As a teacher, I recently did an activity with a group of sophomores in which the students reflected upon their past year and came up with advice about what they wish they had known as freshman. They had to narrow the list down to the top 10 pieces of advice and later this month they will have an opportunity to share this advice with younger students. I was a little unsure about this activity but my student’s answers were fresh, inspiring, honest and sparked an idea for me to reflect on what I wish I knew when I started this journey of creating a family.
My first attempt to “talk” with my newly trying-to-conceive self was a sarcastic, self-pitying endeavor with answers like “it will be miserable” and “you’ll still be trying years later” or “you’ll lose hope so many times you shouldn’t get yourself excited about having kids at all.” When I looked at my pessimistic disaster, I realized I wasn’t honoring my true inspiration, my students and their honesty, so I decided to reflect in the spirit that my students did, not one of negativity but truly what would have been helpful to know (with the key word being helpful!) When I looked hard enough, there was a lot of positive to discover in the cracks between the rough patches.
After several metaphorical balling up and tossing of ridiculous ideas, I came up with this list of things that I my 3 year veteran trying-to-conceive self would tell my “freshman” just starting to try to make a baby self:
1. You are stronger than you realize and you will be able to endure everything that comes your way. The level of disappointment you will have to endure is much deeper than you realize but because you are so strong, this journey is not as scary as you think it can be.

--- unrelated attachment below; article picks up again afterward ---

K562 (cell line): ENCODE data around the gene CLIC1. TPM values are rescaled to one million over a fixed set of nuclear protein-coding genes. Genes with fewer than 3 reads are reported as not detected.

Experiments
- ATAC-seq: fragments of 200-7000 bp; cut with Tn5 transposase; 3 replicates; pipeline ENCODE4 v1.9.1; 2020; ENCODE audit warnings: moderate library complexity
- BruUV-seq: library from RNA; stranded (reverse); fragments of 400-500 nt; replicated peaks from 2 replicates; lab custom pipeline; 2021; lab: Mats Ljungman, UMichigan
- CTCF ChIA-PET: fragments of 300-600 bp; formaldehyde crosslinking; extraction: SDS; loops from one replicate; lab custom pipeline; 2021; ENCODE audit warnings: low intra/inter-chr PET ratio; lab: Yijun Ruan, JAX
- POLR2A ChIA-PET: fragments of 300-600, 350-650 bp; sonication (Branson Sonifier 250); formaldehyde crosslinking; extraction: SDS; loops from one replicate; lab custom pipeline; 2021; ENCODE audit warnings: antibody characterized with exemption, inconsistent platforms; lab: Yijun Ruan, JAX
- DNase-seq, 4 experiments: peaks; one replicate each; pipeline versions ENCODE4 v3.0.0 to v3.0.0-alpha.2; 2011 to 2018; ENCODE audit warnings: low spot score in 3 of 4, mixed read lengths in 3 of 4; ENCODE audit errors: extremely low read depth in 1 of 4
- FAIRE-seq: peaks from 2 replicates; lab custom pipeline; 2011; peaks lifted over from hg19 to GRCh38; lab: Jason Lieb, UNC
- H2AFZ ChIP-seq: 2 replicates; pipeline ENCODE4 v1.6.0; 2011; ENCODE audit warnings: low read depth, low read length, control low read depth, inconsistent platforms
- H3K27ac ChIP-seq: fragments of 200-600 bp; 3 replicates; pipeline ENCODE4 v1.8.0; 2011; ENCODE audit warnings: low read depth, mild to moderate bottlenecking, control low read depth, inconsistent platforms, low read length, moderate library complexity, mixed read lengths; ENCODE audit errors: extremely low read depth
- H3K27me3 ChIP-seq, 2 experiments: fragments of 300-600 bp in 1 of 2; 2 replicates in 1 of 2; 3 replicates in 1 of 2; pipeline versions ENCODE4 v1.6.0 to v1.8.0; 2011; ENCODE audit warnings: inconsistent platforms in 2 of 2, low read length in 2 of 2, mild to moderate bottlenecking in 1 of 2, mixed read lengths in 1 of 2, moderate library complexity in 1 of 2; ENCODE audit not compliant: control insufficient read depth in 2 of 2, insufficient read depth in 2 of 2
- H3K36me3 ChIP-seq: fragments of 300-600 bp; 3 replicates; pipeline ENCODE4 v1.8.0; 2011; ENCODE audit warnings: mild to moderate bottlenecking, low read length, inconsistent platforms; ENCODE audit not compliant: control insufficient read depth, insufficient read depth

2. Rely and lean on your supports both real and online from the start. The level of care they show will never cease to amaze you and fill your heart with joy, especially during the roughest moments. (Note: I tried to be independently strong for so long which was very challenging and completely unnecessary.)
3. It’s faster to get back to a happy place after disappointment if you just let yourself be sad for a little while. (Note: I spent too many days trying to make myself happy when I just need some time to mourn what I wish could have been each month.)
4. Pain changes. Don’t be anxious as you go through different stages. The sadness you feel at 3 years will not be anything like what you feel at 1.5 years but you can handle all of it.
5. Hope is an amazing source of joy when life is hits the darkest moments. Instead of assuming that things won’t work in order to temper your disappointment, let hope give you the strength to go on. If things fail, then let hope take over again. And again. And again.
6. Pinning inspiration about infertility on Pinterest is a fabulous way to stay positive and keep the faith. (Note: Check out my infertility Pinterest board here.)
7. Some people in real life and online will not understand. This doesn’t devalue the majority of people who provide an amazing source of support. Learn who to lean on when times are hard and who to just have fun with on the good days.
8. Focus on hobbies, travel, gardening, and anything in your future except for getting pregnant. (Note: I spent too many years putting my life on hold only to realize that life had me on hold.)
9. The things that are scary and seem like a big deal are really not as big of a deal as you think. HSG’s are quick and if painful, it only lasts for a few minutes. Giving yourself shots is much less difficult then it seems. The side effects from fertility medications are unpleasant but bearable. Egg retrieval is an easy process despite anesthesia. IVF is not as overwhelming as it looks on paper. You can do this.
10. Have a “lift me up” mix on your iPod to get through those moments when you have to pull it together after getting yet more disappointing news. For example, when the doctor calls to tell you that your IVF cycle is canceled because your blood work showed that body didn’t respond well but you have a class to teach in 10 minutes, a lift me up mix or ritual that helps you get yourself together can work like a charm (Note: It’s also perfectly okay to cry in the bathroom and have someone cover for too.)
What do you wish you knew before you embarked on your journey of loss or infertility? What would you tell “freshman” who are just starting out on this journey or just discovering that they will have trouble conceiving?